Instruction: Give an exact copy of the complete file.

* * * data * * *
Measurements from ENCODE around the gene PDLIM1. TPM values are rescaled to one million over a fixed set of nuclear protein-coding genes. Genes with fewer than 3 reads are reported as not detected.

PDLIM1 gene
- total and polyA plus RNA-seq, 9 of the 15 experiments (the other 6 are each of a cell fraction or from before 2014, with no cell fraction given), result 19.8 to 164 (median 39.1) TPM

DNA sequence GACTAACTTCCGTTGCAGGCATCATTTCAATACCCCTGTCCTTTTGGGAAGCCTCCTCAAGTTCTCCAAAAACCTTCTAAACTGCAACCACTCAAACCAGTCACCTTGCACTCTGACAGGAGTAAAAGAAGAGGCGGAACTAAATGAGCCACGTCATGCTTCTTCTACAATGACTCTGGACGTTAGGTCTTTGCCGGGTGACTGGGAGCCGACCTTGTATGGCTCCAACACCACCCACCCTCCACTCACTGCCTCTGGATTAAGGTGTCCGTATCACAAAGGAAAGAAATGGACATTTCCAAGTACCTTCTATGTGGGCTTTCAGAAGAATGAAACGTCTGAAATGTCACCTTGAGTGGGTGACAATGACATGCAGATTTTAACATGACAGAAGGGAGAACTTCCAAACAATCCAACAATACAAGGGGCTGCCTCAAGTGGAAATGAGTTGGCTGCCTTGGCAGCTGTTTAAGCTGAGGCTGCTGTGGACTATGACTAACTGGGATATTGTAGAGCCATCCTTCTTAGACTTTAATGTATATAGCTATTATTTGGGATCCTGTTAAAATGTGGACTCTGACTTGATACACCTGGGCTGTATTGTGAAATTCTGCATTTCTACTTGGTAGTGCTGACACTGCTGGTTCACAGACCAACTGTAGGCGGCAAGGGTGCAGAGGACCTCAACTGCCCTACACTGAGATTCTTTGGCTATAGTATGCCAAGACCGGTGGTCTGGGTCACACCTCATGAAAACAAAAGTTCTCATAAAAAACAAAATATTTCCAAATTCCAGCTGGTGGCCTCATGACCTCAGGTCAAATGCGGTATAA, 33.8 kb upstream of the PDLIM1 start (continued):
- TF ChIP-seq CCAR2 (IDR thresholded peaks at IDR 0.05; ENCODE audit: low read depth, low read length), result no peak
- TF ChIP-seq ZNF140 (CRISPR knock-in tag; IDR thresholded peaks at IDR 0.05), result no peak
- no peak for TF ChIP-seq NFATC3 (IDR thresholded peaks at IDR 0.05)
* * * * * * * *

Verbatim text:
Measurements from ENCODE around the gene PDLIM1. TPM values are rescaled to one million over a fixed set of nuclear protein-coding genes. Genes with fewer than 3 reads are reported as not detected.

PDLIM1 gene
- total and polyA plus RNA-seq, 9 of the 15 experiments (the other 6 are each of a cell fraction or from before 2014, with no cell fraction given), result 19.8 to 164 (median 39.1) TPM

DNA sequence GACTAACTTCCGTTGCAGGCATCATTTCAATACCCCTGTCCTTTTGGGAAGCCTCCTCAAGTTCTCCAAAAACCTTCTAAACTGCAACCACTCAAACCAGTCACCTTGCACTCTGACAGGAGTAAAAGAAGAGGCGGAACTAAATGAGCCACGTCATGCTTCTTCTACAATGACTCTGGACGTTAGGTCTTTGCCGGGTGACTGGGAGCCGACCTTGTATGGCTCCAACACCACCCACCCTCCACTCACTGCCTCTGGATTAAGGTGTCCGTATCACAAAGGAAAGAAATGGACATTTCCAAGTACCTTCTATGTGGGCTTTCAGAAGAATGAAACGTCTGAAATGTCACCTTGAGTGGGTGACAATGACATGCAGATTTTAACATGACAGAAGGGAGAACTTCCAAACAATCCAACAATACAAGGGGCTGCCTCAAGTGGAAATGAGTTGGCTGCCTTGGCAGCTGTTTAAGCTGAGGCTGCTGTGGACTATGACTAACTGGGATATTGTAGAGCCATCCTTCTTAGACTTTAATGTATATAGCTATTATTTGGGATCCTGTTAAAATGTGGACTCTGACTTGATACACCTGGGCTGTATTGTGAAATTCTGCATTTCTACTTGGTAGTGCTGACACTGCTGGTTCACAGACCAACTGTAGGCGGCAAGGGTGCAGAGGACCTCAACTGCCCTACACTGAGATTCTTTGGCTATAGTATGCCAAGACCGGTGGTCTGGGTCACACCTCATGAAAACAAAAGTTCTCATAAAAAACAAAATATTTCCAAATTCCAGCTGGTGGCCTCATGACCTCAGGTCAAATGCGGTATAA, 33.8 kb upstream of the PDLIM1 start (continued):
- TF ChIP-seq CCAR2 (IDR thresholded peaks at IDR 0.05; ENCODE audit: low read depth, low read length), result no peak
- TF ChIP-seq ZNF140 (CRISPR knock-in tag; IDR thresholded peaks at IDR 0.05), result no peak
- no peak for TF ChIP-seq NFATC3 (IDR thresholded peaks at IDR 0.05)